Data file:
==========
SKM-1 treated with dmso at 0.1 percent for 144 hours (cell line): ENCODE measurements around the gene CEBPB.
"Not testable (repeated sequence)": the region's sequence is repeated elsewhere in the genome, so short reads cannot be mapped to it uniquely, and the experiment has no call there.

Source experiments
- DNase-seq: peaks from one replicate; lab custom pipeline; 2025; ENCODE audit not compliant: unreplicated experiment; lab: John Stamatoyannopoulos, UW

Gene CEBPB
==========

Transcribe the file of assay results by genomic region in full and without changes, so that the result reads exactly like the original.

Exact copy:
SKM-1 treated with dmso at 0.1 percent for 144 hours (cell line): ENCODE measurements around the gene CEBPB.
"Not testable (repeated sequence)": the region's sequence is repeated elsewhere in the genome, so short reads cannot be mapped to it uniquely, and the experiment has no call there.

Source experiments
- DNase-seq: peaks from one replicate; lab custom pipeline; 2025; ENCODE audit not compliant: unreplicated experiment; lab: John Stamatoyannopoulos, UW

Gene CEBPB